more than 100 members of the WFN granted about $410 million to women and girls
in 2015, and there are dozens of women’s foundations and funds giving outside
of this network.
Focus, Gender Lens and Popular Causes
half of the groups in the study articulate overarching grant-making
philosophies, which are diverse. The study finds “gender lens
philanthropy—addressing the specific concerns of women and girls—is the most
prevalent” philosophy. While target populations can be hard to categorize, and
many groups chose more than one, “women and girls (general)” were identified as
a priority for 52 percent of the groups.
of the women’s foundations and funds prioritize grants for local community
organizations, and many identify as changemakers and empowerment facilitators
in their communities. Having
an impact was mentioned by 53 percent of the organizations. Along with “wanting
to positively impact the lives of women and girls… impact meaning there is a chance for a
greater ripple effect that benefits the broader community, as well,” the report
states. One Northeast foundation or fund interviewee said, “If you think about
the butterfly effect, if you think about women rising up, somebody has to be
behind them to support them, to give them that power.”
these groups typically provide funding in multiple areas, education received
the most funding (63 percent). “Interviews for this study reveal this is due,
in part, to the view that education serves as a precursor to women’s
advancement—particularly their economic advancement,” a report summary states.
Economic empowerment, security and self-sufficiency (as one category), and
health were also popular issues; they were identified as priorities by more
than half of the funders.
needs, such as housing, child care and transportation received 26 percent. As
the NYWF recently reported, these needs
must be met in order for women to be healthy and to succeed at school and work.
The intersectionality of women’s issues was brought up by many of the
and project grants are “overwhelmingly” the most commonly awarded grants of
women’s foundations and funds. Along with grantmaking, 64 percent of these
organizations also engage in other activities to fulfill their missions, such
as providing other resources, running events, research, programming,
partnerships and collaborations, advocacy, education, scholarships, and hosting
giving circles or donor-advised funds (while some giving circles were included
in the database if they met certain criteria, groups that identify primarily as
giving circles were not a main focus for this research).
Target Populations and a Call for Equity
subsets of the population were also identified as priorities by these funding
groups. Women and children, low-income women, women and girls of color, Jewish
women and girls, and LGBTQI women and girls were identified as priorities by
between seven and 15 percent of the groups. Girls and women who are young,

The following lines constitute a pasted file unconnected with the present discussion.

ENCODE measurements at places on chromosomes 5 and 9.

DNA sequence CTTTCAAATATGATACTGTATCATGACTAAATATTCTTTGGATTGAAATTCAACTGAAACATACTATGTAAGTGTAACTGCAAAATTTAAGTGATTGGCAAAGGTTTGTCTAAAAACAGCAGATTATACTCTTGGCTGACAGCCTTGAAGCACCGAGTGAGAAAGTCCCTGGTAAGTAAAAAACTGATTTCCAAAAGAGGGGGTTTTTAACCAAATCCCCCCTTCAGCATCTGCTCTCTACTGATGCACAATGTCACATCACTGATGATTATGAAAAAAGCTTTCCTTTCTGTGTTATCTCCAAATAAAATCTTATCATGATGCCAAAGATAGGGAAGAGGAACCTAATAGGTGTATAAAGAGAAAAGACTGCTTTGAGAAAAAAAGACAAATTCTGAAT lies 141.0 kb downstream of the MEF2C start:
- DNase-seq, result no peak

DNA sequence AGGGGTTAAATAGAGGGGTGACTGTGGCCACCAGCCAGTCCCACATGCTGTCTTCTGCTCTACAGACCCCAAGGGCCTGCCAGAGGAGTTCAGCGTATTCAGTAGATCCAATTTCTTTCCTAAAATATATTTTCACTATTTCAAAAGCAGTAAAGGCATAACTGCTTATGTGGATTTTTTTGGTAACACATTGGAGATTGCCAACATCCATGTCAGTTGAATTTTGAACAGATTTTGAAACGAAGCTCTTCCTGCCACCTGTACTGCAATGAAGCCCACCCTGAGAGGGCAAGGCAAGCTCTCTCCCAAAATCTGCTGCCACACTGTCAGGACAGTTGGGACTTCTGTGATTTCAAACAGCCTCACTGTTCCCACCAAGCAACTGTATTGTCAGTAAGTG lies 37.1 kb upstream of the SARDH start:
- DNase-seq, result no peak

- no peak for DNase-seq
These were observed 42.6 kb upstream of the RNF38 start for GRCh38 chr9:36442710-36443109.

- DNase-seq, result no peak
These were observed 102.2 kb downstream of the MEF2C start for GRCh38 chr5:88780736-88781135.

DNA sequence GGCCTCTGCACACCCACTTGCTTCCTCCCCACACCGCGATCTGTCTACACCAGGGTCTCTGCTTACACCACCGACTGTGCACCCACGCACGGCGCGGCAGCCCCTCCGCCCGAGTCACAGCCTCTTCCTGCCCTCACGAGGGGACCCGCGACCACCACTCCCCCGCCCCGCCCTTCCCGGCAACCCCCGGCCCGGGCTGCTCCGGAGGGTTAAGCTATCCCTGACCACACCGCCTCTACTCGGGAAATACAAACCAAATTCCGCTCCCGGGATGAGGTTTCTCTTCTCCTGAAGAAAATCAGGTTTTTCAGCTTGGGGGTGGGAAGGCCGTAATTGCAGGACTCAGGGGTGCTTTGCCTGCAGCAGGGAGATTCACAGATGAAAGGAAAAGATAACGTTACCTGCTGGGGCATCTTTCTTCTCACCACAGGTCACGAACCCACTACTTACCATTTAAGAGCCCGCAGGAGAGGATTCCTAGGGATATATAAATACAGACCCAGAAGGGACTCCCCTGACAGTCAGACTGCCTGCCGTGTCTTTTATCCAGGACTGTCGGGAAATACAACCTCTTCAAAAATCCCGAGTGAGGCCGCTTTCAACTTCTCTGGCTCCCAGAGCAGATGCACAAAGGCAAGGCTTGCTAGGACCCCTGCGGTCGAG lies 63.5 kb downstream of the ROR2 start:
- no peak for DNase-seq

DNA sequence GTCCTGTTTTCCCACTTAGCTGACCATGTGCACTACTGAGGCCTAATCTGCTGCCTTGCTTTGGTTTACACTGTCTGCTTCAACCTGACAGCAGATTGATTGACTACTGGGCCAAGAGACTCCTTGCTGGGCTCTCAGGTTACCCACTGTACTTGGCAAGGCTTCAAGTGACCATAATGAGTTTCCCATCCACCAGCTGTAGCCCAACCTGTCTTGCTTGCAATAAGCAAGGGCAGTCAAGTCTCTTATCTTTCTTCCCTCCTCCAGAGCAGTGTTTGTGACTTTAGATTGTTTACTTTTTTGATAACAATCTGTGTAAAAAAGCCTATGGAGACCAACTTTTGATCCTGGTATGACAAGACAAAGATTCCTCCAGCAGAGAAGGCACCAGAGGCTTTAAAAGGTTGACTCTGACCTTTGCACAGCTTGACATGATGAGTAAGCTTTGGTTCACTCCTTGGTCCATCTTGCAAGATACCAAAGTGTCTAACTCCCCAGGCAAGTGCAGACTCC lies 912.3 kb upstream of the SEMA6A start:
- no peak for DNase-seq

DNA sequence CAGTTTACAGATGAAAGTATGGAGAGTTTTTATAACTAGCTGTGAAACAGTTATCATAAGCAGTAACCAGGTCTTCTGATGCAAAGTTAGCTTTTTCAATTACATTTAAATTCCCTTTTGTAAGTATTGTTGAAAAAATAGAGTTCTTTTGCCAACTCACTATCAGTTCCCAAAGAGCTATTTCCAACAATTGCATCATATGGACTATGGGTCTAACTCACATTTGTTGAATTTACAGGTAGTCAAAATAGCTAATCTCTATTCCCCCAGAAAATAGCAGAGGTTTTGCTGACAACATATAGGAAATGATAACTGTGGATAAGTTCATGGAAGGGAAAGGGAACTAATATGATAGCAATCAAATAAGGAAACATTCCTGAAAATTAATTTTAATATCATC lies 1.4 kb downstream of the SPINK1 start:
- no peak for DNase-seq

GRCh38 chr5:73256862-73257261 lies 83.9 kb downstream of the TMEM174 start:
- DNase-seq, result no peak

immigrants, refugees, single mothers, incarcerated, in rural areas, and those
who have disabilities were noted as priorities less often — by either 1 or 2
percent of funding organizations.
Midwestern foundation/ fund director said the women’s funding movement needs
“to put an increased focus on racial equity in our work.”
I think when we talk about feminism, a lot of people still think of feminism as white women’s issues and issues that mainly impact the well-being of white women… We’re really committed to this being an inclusive movement and that there is leadership space, and voice and representation that’s largely evenly weighted to women of color, in order to advance gender equity…
of this study’s research questions was, “What is the demographic makeup of
donors to, and members of, these organizations?” The report’s demographics
section shares the gender makeup of donors (mostly women), whether funds were
private or public, or were “special interest,” such as Jewish women’s funds.
Why were key demographics, such as race and age, not included?
WPI Research Team tells Philanthropy
Women this landscape scan did not “focus on developing an in-depth profile
of donors… in the interest of including data points in a variety of other
areas” which included “organizational characteristics and funding approaches.”
Also, they point out that while interviews were carried out, much of the data
came from online public sources, which did not include donor details. The
researchers added that a second phase of this study will take place later in
2019, which will include more interviews and “provide a deeper, more nuanced
answer to many of the questions posed.” WPI also explored issues of race and
gender in philanthropy a few months before this landscape study was released,
in a report called, “Women Give 2019: Gender
and Giving Across Communities of Color.”
for, “Women’s Foundations and Funds: a Landscape Study,” the summary concludes
women’s foundations and funds “award millions of dollars in grants each year
and contribute critical resources to raising awareness on the status of and
issues facing women.”
Minority directors are underrepresented in
film at a degree of three to one, while women are underrepresented at a rate of
seven to one, according to UCLA’s 2018 Hollywood Diversity Report. There is clearly room for
progress here in terms of equality, especially for women who are black or of
another minority identity. Rapper, singer, actress, label president, author,
real estate developer and entrepreneur Queen Latifah is out to shift the
scales; she recently teamed up with Tribeca Studios and Marc Pritchard, Procter
and Gamble’s chief brand officer, to launch the Queen Collective (TQC). TQC has
a goal of “accelerating gender and racial equality behind the camera.” Two
inaugural documentaries backed by TQC premiered in April 2019 at the Tribeca
Film Festival, and they are now streaming on HULU.
The Queen Collective’s First Films
“I would be remiss if I did not reach back and